Would you drop your price if it makes you sweat more?

When you or I as customers buy almost any product, we often ask for a volume discount, or are even offered one. “Order more than x pieces and get 10% off the price.”

When we order creative work, we may be tempted to approach pricing in the same way. If instead of 10 web pages I commission you to write 20, how much would you cut the price? Or if, instead of a 10-page translation, I order 20 pages, will you drop your price-per-word?

In trading with goods, it is often beneficial for the seller to lower the unit price if the order volume is big enough. The production cost per unit is the lower, the more units are produced. Not to speak of situations where the seller wants to get rid of stock approaching obsolescence, such as end-of-season sales or Black Friday.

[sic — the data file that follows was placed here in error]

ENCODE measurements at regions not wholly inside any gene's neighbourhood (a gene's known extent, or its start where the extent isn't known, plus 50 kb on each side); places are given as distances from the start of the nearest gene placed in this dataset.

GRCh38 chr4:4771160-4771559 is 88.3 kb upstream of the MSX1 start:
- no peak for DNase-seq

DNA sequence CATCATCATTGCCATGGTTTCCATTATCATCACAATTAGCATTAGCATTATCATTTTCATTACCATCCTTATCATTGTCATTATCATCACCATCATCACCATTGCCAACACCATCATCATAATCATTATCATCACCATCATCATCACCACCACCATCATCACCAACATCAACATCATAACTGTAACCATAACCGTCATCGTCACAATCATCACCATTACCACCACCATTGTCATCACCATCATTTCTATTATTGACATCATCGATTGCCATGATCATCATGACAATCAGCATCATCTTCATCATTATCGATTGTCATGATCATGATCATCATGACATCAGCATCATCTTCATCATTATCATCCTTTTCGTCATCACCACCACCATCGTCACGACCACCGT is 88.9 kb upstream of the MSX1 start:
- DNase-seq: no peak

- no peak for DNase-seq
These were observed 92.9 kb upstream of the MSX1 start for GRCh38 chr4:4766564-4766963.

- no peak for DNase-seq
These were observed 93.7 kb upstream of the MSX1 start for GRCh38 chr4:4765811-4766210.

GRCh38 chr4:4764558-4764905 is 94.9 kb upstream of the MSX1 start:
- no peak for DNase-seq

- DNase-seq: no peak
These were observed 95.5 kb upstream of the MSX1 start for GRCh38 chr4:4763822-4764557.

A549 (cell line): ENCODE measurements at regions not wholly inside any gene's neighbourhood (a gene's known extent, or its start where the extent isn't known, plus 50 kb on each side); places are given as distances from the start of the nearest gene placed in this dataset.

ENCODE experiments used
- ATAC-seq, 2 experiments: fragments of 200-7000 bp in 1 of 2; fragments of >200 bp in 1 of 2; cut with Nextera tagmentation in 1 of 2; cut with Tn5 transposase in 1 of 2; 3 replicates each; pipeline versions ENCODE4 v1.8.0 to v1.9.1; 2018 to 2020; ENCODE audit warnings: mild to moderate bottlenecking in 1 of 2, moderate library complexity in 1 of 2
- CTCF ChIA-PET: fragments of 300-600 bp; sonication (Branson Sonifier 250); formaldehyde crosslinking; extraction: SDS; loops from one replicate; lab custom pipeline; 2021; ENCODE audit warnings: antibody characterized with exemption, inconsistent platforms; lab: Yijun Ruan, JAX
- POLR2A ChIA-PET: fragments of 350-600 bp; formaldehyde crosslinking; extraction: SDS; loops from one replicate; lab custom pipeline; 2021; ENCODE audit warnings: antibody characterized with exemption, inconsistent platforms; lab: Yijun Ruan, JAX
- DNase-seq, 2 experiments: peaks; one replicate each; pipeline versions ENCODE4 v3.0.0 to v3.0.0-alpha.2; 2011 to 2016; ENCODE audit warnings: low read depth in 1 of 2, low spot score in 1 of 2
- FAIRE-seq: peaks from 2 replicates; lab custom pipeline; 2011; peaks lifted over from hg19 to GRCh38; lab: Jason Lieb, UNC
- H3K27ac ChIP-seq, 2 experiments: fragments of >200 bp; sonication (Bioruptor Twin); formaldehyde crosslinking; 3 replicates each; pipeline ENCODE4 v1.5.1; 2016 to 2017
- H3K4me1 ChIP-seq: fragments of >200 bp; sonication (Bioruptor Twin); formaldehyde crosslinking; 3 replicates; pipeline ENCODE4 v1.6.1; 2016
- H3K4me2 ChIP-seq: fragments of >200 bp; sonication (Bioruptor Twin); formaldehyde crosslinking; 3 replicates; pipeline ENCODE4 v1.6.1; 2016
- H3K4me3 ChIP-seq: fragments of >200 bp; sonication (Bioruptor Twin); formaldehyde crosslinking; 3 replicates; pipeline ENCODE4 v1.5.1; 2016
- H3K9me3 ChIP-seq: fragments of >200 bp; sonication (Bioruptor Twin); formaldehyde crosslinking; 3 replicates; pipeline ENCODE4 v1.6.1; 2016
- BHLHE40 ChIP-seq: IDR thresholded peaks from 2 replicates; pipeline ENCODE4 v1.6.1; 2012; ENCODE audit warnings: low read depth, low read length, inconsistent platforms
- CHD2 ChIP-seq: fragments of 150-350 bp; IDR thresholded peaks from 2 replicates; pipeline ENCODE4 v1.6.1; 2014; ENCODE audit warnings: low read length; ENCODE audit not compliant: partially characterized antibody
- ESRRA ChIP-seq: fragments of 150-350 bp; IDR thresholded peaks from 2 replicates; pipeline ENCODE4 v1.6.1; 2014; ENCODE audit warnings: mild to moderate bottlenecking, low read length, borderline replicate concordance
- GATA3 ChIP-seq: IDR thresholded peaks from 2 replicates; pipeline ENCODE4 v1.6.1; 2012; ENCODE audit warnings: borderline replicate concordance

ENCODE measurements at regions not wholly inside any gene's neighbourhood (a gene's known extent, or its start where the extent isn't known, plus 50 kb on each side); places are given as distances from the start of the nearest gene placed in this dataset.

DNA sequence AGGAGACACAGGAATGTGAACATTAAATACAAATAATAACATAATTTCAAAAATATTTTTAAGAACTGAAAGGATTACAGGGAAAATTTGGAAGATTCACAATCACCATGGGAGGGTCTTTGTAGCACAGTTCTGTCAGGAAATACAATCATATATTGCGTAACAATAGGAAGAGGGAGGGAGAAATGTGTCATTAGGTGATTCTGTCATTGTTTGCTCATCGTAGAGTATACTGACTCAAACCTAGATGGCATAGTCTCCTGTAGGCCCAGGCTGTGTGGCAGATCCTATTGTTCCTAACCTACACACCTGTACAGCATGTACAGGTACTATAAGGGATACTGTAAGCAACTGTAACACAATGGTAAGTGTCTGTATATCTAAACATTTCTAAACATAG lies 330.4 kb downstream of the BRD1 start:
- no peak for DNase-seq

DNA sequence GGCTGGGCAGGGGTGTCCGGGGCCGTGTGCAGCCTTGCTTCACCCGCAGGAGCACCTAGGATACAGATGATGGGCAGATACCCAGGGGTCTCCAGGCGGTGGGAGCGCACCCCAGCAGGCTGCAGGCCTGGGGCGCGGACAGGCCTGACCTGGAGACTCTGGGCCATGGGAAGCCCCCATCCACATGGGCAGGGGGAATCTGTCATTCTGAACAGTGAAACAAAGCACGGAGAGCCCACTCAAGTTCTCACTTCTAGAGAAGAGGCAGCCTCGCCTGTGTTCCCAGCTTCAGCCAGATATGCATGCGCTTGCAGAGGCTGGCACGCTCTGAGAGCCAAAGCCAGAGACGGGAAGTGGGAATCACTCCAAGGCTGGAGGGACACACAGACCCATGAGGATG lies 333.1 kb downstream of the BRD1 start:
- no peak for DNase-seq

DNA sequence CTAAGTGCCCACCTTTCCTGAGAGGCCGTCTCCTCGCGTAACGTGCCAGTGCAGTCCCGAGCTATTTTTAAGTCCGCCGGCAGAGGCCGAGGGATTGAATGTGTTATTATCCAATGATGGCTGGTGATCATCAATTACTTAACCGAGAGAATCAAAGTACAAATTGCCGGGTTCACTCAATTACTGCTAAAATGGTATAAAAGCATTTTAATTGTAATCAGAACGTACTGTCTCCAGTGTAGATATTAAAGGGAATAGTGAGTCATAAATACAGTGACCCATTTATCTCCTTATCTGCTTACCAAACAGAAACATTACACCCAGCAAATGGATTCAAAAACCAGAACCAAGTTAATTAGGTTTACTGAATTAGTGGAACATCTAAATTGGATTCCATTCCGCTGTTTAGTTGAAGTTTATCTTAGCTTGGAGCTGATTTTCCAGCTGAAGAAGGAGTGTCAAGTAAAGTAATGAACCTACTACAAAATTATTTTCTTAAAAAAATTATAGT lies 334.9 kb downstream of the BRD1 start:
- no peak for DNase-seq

In creative work, in contrast, the opposite is true. If there’s more work, why would anyone offer it at a lower price? If I hire a ditch-digger to dig 100 yards of ditch, he probably has very little motivation to drop his price for 200 yards. None of the extra yards gets dug with less sweat.

In the manufacturing industry, the initial investment is high, but as volumes increase, the unit cost plummets after break-even. The result is that the more the product is sold, the cheaper it can be sold.

In creative work, however, the cost per unit of work is constant. The more units are produced, the higher the price. Whether it is web pages, translated words or painting ceiling frescoes.

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